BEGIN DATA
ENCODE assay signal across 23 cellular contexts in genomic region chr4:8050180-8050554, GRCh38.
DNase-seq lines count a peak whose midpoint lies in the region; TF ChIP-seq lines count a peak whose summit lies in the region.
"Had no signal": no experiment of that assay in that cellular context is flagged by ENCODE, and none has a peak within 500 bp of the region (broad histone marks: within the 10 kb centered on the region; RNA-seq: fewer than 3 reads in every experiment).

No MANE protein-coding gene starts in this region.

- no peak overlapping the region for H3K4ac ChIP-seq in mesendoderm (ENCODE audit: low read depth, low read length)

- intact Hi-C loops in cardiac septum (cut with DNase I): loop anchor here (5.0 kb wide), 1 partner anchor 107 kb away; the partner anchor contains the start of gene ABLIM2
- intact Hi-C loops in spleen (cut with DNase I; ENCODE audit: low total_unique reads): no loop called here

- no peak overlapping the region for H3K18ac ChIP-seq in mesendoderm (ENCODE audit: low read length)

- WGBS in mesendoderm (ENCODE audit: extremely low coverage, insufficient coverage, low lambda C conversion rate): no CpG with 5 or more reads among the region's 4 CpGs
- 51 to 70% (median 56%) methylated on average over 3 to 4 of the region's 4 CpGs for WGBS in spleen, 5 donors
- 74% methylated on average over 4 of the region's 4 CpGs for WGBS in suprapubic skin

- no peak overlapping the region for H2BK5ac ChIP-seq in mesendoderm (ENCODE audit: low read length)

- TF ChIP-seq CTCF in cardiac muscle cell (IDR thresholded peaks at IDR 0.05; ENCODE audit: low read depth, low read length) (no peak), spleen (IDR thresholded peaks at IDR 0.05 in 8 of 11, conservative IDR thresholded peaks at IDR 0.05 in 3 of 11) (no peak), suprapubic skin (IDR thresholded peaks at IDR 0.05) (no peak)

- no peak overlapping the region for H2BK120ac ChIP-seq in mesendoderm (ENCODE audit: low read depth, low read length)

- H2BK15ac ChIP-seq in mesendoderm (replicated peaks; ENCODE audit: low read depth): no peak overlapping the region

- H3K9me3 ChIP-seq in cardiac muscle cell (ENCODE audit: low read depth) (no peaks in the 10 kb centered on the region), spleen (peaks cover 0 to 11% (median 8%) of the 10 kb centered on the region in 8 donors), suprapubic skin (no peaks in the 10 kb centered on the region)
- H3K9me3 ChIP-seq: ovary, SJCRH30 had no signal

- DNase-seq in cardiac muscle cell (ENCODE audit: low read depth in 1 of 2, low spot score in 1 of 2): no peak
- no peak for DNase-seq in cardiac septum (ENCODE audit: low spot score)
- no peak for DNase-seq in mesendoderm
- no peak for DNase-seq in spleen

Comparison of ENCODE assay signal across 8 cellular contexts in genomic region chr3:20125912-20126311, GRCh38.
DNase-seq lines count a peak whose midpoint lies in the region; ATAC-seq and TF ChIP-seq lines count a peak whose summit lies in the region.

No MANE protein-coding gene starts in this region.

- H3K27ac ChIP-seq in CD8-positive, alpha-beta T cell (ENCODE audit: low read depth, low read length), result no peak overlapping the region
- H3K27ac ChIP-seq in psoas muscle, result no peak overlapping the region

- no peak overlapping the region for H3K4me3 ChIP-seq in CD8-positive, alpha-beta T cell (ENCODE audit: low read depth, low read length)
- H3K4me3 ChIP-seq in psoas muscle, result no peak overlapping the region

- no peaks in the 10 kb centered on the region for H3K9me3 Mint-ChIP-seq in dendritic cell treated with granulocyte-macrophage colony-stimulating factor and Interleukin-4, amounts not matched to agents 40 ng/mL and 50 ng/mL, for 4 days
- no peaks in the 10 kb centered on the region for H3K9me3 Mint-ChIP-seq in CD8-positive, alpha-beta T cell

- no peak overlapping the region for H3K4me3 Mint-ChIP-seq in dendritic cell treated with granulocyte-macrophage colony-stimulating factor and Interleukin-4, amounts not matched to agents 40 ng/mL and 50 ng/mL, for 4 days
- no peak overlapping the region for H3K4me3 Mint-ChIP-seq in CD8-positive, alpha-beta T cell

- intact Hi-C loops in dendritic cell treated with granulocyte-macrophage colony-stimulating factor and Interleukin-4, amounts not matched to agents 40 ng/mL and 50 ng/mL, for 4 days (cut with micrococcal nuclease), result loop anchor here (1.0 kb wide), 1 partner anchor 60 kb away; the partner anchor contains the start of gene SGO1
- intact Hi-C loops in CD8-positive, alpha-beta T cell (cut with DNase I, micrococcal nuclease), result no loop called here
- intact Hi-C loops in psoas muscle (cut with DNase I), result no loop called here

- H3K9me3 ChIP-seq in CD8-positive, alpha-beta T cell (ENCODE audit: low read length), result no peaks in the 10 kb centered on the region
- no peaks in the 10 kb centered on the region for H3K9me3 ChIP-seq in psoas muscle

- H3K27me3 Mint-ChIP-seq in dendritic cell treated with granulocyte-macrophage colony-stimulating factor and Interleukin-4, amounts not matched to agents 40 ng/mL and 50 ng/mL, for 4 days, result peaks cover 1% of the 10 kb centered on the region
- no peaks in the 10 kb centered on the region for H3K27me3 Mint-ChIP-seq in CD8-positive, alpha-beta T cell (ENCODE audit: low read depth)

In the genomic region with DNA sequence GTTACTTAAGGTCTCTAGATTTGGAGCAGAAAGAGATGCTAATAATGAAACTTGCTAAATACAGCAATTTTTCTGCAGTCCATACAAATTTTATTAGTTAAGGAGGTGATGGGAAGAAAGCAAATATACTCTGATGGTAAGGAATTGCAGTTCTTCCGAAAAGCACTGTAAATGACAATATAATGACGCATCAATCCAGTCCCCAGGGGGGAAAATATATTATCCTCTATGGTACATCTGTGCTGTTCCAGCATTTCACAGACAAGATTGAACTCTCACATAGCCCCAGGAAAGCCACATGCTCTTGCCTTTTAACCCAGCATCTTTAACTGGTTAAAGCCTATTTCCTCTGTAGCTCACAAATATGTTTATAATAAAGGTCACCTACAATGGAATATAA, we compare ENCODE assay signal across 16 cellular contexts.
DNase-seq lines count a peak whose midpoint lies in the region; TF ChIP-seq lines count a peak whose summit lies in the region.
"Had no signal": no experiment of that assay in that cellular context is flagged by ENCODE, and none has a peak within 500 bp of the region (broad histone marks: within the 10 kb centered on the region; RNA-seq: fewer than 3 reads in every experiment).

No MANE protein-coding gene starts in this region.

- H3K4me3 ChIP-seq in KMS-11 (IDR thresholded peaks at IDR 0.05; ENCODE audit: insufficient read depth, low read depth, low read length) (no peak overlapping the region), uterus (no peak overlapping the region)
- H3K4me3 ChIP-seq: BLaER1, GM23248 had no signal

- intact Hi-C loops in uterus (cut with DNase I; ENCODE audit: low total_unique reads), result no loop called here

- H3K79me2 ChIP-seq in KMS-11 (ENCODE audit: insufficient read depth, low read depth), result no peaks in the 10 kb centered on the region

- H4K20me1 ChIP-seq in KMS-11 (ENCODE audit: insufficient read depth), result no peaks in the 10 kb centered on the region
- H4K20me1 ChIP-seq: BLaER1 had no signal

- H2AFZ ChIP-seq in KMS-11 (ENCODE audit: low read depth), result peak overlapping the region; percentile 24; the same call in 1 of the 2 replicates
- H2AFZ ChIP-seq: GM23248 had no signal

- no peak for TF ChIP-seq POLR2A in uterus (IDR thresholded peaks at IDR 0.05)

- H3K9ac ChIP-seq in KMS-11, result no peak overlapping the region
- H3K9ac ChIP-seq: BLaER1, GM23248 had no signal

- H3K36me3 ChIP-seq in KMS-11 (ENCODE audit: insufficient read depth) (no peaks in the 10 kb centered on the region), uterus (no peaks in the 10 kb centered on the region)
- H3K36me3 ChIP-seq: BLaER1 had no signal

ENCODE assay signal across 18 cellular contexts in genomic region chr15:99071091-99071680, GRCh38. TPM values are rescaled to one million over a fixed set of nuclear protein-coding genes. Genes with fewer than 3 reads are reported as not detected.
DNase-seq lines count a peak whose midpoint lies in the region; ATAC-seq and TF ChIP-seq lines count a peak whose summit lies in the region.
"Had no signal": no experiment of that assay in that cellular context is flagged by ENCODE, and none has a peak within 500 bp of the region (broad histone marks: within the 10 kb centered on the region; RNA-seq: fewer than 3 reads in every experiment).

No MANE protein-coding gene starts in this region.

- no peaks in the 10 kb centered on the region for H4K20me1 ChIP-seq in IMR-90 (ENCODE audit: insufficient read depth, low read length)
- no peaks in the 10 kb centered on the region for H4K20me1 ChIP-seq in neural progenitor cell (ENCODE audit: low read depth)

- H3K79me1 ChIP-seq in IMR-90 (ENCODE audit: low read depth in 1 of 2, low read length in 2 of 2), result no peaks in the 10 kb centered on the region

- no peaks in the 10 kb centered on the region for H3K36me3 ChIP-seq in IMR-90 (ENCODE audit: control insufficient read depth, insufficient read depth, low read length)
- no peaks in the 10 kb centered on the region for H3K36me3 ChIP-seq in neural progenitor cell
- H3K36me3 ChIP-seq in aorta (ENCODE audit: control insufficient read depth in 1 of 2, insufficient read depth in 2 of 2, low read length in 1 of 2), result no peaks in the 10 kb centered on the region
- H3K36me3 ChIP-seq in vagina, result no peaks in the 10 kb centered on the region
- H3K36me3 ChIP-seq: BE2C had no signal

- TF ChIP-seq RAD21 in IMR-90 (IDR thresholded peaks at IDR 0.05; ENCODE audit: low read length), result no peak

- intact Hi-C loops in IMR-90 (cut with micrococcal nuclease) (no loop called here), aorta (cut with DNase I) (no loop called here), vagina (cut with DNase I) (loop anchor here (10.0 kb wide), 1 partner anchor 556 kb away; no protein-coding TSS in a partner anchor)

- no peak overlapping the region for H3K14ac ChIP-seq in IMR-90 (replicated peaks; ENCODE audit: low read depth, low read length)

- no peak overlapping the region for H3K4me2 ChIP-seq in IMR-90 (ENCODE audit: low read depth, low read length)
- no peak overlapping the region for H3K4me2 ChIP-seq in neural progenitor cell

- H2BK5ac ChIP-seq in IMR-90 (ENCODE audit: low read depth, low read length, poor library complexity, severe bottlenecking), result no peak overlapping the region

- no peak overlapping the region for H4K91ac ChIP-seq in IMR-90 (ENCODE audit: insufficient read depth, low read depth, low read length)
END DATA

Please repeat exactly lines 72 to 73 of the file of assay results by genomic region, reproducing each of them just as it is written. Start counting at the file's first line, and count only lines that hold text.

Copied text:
- no peak overlapping the region for H3K4me2 ChIP-seq in IMR-90 (ENCODE audit: low read depth, low read length)
- no peak overlapping the region for H3K4me2 ChIP-seq in neural progenitor cell